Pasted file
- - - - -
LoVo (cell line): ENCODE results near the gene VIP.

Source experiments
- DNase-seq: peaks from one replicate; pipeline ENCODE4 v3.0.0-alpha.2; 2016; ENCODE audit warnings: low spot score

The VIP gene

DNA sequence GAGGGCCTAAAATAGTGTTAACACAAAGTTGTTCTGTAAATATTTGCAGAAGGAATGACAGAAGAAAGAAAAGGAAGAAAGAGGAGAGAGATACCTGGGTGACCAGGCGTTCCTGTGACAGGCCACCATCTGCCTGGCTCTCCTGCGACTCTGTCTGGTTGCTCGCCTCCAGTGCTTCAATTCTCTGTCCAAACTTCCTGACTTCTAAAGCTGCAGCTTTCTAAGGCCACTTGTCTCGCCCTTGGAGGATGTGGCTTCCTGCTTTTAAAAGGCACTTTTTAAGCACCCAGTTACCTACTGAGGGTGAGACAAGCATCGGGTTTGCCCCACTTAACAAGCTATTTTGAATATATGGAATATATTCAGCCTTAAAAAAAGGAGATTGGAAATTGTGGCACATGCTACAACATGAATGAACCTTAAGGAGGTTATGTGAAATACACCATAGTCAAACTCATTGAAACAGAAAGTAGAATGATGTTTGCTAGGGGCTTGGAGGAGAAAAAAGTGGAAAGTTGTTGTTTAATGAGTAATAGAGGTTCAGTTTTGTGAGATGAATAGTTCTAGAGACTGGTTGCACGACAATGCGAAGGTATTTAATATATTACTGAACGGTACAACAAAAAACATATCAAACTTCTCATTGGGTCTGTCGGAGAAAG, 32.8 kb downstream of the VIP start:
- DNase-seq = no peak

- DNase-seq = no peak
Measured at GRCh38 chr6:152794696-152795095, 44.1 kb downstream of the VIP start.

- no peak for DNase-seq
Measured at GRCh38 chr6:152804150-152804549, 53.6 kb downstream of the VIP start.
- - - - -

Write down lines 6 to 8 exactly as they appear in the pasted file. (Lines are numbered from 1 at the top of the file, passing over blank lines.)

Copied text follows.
- DNase-seq = no peak

- DNase-seq = no peak
Measured at GRCh38 chr6:152794696-152795095, 44.1 kb downstream of the VIP start.